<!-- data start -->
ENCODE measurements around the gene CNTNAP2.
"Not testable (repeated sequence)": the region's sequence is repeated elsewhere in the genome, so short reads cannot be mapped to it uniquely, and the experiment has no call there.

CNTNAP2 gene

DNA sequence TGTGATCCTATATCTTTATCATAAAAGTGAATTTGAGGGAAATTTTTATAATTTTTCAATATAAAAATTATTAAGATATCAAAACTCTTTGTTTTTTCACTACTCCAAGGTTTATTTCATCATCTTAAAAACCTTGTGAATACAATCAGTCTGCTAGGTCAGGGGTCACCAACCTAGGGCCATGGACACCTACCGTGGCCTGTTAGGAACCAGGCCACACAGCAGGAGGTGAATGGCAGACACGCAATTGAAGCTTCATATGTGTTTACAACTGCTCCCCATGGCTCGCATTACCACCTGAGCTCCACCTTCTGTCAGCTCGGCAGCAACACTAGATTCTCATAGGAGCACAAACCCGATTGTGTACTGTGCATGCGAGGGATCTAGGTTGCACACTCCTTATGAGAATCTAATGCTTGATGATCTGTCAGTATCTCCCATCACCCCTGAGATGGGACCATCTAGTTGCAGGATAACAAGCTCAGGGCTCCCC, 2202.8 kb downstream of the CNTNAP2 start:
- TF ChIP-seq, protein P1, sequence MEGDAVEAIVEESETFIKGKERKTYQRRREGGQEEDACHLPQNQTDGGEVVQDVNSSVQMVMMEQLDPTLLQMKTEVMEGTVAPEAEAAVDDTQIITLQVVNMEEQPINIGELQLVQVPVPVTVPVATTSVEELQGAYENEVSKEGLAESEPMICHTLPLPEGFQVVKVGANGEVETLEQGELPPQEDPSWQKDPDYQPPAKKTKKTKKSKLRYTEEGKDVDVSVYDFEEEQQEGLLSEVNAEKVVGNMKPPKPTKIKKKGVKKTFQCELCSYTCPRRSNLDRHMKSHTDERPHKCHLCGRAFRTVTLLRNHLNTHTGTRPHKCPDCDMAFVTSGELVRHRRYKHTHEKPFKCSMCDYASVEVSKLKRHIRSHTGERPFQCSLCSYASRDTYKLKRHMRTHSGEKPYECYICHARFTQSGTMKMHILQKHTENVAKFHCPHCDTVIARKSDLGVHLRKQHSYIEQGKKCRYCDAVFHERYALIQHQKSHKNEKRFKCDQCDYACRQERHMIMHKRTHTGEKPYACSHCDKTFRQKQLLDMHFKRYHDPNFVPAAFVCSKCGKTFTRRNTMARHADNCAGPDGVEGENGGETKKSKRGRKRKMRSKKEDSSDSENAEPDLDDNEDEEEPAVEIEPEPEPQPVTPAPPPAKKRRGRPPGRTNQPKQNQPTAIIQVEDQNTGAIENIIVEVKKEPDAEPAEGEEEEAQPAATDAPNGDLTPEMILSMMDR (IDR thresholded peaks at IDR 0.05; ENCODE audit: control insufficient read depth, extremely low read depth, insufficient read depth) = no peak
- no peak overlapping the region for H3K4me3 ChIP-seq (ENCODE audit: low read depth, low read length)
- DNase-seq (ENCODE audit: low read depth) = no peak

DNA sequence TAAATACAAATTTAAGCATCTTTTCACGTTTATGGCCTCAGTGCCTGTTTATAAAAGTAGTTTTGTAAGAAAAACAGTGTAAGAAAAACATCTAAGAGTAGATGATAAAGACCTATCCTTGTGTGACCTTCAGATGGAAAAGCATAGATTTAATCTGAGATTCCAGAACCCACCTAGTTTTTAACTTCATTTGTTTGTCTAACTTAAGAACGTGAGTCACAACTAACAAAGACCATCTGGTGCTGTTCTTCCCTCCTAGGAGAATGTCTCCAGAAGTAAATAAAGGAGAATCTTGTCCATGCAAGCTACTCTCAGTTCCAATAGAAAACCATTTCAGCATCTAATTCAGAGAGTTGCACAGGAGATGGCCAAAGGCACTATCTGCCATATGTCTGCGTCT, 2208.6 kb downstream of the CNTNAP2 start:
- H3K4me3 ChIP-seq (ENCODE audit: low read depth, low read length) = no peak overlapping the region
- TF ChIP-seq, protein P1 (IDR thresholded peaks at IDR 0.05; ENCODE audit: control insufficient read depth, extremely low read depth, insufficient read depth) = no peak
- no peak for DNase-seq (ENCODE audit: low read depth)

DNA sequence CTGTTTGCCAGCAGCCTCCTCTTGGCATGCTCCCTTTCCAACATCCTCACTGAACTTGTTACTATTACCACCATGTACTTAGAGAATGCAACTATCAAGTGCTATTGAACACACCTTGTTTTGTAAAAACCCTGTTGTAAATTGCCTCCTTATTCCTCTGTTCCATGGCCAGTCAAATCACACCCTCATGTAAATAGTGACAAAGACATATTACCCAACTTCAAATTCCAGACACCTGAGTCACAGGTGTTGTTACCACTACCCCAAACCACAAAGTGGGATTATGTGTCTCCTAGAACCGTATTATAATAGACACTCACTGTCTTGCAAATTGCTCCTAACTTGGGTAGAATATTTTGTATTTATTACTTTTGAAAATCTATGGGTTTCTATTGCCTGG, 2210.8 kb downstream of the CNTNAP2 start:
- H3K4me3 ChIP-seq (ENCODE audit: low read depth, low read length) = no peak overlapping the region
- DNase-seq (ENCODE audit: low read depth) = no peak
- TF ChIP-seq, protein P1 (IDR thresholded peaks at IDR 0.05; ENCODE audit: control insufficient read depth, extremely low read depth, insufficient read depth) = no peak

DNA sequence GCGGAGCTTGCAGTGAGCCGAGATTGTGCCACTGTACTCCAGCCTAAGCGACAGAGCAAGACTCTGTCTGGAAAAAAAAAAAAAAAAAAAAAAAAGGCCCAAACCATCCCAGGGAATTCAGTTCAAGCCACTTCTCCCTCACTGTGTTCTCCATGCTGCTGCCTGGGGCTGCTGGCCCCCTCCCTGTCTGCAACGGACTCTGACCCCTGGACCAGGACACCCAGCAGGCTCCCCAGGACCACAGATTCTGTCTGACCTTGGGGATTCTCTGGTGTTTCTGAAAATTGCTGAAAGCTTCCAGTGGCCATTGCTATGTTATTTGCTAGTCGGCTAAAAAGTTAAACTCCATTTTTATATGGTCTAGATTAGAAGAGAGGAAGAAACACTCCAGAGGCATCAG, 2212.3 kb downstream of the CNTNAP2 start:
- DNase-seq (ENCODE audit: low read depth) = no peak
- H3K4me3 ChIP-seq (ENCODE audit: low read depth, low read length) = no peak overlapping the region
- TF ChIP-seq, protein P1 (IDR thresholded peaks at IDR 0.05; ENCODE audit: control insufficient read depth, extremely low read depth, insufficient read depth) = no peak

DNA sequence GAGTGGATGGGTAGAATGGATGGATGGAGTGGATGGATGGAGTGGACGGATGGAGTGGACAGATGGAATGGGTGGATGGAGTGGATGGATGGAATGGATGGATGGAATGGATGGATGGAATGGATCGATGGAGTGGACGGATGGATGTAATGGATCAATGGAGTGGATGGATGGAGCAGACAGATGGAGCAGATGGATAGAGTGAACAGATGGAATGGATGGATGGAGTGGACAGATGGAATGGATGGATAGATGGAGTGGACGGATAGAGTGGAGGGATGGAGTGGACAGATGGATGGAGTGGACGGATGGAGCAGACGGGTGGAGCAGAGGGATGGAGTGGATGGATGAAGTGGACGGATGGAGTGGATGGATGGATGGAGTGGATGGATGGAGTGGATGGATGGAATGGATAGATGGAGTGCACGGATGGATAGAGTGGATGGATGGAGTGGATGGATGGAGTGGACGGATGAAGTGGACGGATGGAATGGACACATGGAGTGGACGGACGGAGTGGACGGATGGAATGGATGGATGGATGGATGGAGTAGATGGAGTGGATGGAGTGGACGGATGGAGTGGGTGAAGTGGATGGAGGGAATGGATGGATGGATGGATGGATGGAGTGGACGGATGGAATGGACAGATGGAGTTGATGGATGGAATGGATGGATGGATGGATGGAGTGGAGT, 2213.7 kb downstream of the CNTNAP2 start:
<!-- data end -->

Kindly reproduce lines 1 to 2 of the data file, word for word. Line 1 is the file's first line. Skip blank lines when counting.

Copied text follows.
ENCODE measurements around the gene CNTNAP2.
"Not testable (repeated sequence)": the region's sequence is repeated elsewhere in the genome, so short reads cannot be mapped to it uniquely, and the experiment has no call there.